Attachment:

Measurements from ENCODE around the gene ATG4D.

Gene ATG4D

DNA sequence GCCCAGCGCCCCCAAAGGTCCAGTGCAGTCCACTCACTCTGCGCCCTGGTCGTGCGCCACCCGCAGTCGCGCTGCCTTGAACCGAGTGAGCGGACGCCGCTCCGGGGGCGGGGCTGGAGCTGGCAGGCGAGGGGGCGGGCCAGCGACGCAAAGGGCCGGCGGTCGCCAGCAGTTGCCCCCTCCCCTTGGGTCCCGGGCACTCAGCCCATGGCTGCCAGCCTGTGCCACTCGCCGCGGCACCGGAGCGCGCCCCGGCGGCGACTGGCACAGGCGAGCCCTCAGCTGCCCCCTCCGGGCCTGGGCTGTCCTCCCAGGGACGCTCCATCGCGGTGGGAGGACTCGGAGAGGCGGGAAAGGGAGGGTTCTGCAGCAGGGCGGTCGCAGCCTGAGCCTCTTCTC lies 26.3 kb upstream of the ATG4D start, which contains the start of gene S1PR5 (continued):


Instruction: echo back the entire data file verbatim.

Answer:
Measurements from ENCODE around the gene ATG4D.

Gene ATG4D

DNA sequence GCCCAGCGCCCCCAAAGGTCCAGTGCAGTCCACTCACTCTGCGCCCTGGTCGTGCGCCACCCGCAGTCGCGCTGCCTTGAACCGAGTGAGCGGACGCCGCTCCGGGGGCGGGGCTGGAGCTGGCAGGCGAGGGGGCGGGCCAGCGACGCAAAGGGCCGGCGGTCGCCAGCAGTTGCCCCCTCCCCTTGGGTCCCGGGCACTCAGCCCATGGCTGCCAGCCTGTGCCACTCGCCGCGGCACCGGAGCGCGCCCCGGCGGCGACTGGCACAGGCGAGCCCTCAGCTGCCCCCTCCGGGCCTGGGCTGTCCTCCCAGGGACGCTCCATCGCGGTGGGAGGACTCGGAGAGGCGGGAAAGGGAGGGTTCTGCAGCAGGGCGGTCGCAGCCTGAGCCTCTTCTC lies 26.3 kb upstream of the ATG4D start, which contains the start of gene S1PR5 (continued):